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The Daya Foundation and Knopf Laboratories, two Chilean institutions specializing in the therapeutic use of marijuana, presented Tuesday their joint project for the first Latin American study on the use of medical marijuana to ease the pain of breast and lung cancer.

"The clinical trial is designed to test the efficacy and security of a cannabis-based pharmaceutical for patients with breast or lung cancer. It is a very relevant study because it means Chile will be leading the way to the democratization of medical marijuana," Ana Maria Gazmuri, president of the Daya Foundation, told EFE.

Gazmuri said the study will take one year with a sample of 186 cancer patient, of whom half will come from the same foundation and the other half from the La Florida community, some 20 kilometers (12 miles) southeast of the Chilean capital.

"These patients will be given the cannabis-based pharmaceutical for 12 months. During the first phase, half will receive a placebo and the other half the phytopharmaceutical. After three months, if we see that it works, we'll give it to everyone, even to those who previously had only been given the false drug," she said.

The Daya Foundation president said that applications to take part in the study are still open and that all who collaborate in the project will get a year of free treatment.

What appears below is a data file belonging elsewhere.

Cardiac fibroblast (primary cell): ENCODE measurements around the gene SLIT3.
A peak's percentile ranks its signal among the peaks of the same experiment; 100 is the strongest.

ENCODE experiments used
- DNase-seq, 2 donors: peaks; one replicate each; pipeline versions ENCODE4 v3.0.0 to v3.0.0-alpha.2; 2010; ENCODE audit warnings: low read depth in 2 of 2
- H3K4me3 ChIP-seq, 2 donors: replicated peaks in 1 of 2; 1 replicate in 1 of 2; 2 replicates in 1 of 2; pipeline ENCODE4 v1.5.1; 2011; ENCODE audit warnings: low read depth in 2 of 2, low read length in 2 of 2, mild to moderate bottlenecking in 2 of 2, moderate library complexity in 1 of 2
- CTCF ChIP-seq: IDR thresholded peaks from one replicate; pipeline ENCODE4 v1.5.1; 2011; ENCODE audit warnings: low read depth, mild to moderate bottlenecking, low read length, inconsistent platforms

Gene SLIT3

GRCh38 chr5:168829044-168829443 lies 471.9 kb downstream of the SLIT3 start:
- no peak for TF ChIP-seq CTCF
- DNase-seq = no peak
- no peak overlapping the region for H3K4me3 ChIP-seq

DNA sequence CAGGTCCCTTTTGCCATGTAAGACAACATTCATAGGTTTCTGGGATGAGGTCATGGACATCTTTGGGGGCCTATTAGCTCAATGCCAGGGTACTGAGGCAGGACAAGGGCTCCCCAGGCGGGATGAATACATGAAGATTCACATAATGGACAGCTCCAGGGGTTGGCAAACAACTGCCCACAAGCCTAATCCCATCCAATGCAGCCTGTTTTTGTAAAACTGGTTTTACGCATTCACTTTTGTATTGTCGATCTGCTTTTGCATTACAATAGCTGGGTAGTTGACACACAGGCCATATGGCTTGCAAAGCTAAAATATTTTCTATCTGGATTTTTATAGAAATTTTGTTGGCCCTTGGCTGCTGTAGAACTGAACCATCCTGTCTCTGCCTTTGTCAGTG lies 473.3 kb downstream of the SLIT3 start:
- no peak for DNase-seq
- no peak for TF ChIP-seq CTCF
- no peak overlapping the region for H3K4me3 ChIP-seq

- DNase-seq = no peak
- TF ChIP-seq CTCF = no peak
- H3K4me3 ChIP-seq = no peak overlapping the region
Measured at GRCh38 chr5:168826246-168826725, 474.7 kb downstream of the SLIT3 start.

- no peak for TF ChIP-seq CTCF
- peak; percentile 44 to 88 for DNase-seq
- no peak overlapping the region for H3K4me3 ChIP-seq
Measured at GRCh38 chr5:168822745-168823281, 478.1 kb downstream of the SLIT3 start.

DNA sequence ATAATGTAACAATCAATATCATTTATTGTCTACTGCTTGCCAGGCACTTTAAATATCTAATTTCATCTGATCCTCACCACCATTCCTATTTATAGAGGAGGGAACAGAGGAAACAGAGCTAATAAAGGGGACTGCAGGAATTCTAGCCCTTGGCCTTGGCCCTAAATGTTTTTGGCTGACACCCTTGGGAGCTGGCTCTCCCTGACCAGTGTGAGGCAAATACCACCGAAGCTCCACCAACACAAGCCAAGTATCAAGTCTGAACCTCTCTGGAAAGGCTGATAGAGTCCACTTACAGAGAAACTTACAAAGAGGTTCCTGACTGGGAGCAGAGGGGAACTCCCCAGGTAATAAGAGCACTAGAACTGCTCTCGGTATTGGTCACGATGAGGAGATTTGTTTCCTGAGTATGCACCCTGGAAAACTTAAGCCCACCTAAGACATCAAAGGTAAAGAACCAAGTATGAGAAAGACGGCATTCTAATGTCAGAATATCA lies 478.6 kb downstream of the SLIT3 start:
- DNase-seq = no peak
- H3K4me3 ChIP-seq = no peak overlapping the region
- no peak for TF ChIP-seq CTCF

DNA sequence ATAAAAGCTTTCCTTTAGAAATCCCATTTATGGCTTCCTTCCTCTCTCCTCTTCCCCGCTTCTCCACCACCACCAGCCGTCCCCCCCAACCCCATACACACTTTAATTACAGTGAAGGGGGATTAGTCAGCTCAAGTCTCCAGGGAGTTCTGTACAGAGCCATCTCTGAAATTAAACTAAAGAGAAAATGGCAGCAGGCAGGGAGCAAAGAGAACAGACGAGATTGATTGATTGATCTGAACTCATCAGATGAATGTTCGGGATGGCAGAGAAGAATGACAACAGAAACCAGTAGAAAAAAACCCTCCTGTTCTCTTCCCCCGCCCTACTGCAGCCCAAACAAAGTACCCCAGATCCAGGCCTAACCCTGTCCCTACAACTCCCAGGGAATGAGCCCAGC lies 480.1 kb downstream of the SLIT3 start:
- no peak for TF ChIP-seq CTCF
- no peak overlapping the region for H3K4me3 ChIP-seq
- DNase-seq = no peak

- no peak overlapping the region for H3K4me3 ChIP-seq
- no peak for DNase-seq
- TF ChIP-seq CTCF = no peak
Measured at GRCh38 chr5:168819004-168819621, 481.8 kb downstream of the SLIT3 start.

"If all goes well, we should be able to demonstrate that this phytopharmaceutical is good for easing cancer pain, improving patients' quality of life, their ability to sleep, their appetite and their mood in general," Gazmuri said.

Jacqueline Ruz, development director at Knopf Laboratories, said the mission of her company in this process is to determine the active components of the plant to be able to derive their pharmaceutical form.

"Once this process if finished, we have to obtain a product that meets the quality standards necessary to help patients improve their quality of life," she said.

Ruz announced that besides treating the pain of breast and lung cancer, her lab is experimenting with medical marijuana to find solutions for other illnesses.

"Cancer is the second-greatest cause of death in Chile, so the estimated consumption is that of an enormous population. We are also working to formulate other medications, namely for fibrositis and refractory epilepsy," Ruz said.